The European Union wants data centers to be greener, the supranational body said as it outlined its digital strategy.
The EU Commission noted that data centers and telecoms are responsible for a significant environmental footprint, and "can and should become climate neutral by 2030."
The decade ahead
"Digital solutions, and data in particular, will enable a fully integrated life-cycle approach, from design through sourcing of energy, raw materials and other inputs to final products until the end-of life stage. For example, by tracking when and where electricity is most needed, we can increase energy efficiency and use fewer fossil fuels," the Commission's digital strategy states.
"Yet it is also clear that the ICT sector also needs to undergo its own green transformation. The environmental footprint of the sector is significant, estimated at 5-9 percent of the world’s total electricity use and more than two percent of all emissions. Data centers and telecommunications will need to become more energy-efficient, reuse waste energy, and use more renewable energy sources."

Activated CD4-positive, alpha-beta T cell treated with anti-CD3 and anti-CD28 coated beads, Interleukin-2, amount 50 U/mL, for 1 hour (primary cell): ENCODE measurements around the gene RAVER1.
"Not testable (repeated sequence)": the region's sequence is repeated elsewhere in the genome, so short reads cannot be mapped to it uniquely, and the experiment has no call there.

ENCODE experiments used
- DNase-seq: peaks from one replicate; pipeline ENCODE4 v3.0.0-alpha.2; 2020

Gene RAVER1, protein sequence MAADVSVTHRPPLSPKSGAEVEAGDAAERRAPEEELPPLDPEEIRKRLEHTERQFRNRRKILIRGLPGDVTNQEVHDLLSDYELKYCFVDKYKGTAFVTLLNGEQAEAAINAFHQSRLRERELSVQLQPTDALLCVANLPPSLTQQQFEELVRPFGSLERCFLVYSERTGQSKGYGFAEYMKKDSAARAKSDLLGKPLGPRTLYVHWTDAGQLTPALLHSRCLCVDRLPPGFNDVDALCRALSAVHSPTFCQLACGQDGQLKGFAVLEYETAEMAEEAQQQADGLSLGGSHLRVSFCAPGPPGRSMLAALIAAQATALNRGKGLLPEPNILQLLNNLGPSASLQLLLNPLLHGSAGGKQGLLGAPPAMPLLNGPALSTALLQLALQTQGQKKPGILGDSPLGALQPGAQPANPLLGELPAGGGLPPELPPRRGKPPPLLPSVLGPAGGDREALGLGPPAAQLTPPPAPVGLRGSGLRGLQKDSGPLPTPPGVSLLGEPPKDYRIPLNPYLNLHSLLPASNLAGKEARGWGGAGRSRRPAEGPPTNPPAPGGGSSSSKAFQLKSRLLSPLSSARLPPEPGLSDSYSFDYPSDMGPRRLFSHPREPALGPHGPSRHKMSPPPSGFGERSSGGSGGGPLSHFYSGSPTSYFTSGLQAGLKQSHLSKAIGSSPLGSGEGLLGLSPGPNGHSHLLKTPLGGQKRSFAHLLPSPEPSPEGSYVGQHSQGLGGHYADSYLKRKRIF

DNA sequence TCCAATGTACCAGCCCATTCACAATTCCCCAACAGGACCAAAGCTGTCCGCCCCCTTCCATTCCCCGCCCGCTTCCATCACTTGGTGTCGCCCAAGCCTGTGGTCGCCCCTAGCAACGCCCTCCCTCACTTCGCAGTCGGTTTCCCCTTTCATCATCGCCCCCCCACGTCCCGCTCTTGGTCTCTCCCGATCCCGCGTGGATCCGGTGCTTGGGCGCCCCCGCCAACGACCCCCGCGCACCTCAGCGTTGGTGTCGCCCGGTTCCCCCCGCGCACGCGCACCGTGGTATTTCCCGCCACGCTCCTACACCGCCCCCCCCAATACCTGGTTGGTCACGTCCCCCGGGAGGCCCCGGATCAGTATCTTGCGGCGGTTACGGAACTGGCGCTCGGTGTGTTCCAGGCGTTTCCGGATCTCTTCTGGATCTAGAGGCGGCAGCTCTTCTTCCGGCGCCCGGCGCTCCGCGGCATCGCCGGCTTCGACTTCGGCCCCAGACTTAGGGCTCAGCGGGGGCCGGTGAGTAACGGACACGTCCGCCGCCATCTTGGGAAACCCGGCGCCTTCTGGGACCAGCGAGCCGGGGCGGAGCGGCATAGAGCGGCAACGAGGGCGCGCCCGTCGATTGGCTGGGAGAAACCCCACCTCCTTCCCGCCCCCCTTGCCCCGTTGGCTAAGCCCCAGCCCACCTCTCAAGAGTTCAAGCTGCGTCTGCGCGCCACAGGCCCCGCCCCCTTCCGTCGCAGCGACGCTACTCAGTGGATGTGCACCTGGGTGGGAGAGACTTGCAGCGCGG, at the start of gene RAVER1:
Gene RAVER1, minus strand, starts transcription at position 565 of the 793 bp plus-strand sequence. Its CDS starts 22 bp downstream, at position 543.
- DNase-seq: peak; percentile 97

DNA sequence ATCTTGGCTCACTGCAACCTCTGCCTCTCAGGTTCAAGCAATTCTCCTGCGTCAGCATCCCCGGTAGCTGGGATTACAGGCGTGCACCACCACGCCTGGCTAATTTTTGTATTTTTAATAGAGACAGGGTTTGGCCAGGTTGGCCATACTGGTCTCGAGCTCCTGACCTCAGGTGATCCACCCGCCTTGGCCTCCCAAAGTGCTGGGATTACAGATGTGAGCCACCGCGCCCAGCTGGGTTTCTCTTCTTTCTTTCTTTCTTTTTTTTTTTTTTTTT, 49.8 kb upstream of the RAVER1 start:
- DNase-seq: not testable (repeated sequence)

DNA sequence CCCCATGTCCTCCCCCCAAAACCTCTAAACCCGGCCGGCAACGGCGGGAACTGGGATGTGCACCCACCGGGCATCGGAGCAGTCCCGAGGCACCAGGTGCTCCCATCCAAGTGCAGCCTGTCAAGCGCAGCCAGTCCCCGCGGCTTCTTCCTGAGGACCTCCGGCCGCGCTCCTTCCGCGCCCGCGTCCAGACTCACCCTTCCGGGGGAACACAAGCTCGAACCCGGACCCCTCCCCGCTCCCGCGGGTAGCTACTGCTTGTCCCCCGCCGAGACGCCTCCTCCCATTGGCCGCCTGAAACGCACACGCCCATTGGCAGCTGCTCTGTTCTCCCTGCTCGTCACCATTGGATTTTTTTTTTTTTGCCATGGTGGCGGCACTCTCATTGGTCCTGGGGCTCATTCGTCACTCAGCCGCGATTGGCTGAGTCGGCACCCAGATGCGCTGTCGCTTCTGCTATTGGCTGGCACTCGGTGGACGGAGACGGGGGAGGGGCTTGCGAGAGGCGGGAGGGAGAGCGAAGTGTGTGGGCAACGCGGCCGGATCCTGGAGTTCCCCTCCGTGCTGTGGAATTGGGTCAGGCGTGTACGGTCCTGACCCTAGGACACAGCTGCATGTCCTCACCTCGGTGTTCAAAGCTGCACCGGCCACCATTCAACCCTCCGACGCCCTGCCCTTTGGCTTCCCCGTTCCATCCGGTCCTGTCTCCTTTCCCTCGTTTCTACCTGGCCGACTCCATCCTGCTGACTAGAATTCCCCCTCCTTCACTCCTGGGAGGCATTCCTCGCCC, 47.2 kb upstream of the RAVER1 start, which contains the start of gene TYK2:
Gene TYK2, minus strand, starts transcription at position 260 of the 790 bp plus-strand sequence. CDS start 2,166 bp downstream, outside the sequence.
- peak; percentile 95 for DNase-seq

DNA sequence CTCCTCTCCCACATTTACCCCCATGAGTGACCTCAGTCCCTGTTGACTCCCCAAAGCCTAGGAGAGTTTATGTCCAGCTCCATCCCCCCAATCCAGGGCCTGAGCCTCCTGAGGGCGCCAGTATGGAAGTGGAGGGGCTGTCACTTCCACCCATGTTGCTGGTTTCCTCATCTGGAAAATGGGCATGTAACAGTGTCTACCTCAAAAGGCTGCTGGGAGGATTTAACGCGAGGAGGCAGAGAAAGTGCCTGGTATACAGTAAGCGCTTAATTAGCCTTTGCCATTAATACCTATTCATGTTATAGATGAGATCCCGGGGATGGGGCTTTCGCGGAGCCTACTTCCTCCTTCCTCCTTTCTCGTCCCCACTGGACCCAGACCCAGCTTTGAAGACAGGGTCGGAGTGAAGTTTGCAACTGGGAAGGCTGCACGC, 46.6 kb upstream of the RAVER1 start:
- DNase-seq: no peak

How exactly the Commission plans to ensure this shift is unclear, but it did say that it will undertake "initiatives to achieve climate-neutral, highly energy-efficient and sustainable data centers by no later than 2030 and transparency measures for telecoms operators on their environmental footprint."
Some initiatives are already underway, such as the EU-funded Boden Type DC One, a Swedish prototype data center focused on creating the most efficient facility possible, which we profiled for the DCD Magazine last year.
Then there's the EcoDesign Directive, a project to make servers more efficient, the voluntary European Code of Conduct for Data Centre Energy Efficiency, and tangential projects such as a five-year project to make fuel-cell gensets.